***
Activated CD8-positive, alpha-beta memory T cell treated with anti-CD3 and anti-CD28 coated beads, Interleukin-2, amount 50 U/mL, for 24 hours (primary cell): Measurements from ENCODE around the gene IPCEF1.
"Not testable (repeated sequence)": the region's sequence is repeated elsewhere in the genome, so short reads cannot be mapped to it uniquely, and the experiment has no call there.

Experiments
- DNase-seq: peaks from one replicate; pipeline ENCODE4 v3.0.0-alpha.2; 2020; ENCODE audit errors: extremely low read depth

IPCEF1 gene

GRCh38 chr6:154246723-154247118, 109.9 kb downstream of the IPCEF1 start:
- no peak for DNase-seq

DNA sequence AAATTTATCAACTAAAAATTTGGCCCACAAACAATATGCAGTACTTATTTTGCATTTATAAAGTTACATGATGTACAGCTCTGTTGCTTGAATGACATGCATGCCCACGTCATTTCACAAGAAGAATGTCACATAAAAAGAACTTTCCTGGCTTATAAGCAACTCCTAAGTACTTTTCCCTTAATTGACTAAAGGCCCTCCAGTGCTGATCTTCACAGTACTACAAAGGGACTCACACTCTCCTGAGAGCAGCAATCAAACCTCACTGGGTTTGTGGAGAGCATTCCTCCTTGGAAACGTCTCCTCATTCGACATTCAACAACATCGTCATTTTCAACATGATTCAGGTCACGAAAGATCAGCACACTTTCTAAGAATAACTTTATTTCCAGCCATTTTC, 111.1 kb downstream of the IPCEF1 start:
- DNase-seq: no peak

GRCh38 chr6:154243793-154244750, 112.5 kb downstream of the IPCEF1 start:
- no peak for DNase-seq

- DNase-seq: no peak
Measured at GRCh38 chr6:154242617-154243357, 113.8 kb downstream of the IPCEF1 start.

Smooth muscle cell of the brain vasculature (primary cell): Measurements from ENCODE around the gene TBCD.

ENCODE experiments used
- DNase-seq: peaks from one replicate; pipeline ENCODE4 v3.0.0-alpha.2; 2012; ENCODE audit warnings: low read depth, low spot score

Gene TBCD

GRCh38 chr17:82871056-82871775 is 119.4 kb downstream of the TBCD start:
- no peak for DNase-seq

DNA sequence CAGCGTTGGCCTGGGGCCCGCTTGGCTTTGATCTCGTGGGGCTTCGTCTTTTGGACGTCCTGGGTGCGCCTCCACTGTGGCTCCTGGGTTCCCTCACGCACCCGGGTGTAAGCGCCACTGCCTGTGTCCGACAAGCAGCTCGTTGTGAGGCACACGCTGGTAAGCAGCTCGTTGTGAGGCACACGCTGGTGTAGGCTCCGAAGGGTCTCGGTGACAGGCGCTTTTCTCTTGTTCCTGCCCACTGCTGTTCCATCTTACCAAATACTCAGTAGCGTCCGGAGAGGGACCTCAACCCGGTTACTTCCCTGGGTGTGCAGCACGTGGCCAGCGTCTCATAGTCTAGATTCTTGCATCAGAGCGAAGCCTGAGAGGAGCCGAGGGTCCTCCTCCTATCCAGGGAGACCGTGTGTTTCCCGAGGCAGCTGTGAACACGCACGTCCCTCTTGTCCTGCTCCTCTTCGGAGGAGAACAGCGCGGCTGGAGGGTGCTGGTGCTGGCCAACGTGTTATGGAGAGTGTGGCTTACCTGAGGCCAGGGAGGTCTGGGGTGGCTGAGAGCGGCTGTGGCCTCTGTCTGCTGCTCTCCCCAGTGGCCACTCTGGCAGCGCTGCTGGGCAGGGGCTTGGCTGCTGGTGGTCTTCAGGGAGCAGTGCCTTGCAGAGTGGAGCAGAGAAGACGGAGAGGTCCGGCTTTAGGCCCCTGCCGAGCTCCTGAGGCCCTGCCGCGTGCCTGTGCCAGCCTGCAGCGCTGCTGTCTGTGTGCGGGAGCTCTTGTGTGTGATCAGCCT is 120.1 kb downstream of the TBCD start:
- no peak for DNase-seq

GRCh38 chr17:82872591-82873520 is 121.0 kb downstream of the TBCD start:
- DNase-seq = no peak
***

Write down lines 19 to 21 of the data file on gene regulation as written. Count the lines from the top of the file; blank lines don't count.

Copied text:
- no peak for DNase-seq

DNA sequence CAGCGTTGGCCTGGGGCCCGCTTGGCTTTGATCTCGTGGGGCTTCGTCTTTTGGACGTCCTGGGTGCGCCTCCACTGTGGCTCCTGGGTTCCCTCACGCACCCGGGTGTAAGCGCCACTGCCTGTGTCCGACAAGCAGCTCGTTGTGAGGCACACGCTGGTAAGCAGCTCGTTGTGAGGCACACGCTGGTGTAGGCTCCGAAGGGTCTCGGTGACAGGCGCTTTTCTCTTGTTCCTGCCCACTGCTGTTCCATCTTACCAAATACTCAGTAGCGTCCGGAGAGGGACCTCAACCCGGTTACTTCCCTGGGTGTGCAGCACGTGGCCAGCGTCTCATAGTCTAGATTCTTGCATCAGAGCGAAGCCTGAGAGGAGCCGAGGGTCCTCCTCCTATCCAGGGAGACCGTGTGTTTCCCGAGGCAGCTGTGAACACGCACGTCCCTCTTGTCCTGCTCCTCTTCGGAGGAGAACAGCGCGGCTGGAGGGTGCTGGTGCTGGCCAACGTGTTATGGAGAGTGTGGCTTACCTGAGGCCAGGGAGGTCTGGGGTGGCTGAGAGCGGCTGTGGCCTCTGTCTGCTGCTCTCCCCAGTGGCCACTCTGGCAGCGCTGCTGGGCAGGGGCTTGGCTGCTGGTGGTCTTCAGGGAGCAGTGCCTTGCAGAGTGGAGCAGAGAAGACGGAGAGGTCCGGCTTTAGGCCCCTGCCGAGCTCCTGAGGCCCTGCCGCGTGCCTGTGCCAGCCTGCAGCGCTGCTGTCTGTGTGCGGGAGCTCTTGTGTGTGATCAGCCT is 120.1 kb downstream of the TBCD start:
- no peak for DNase-seq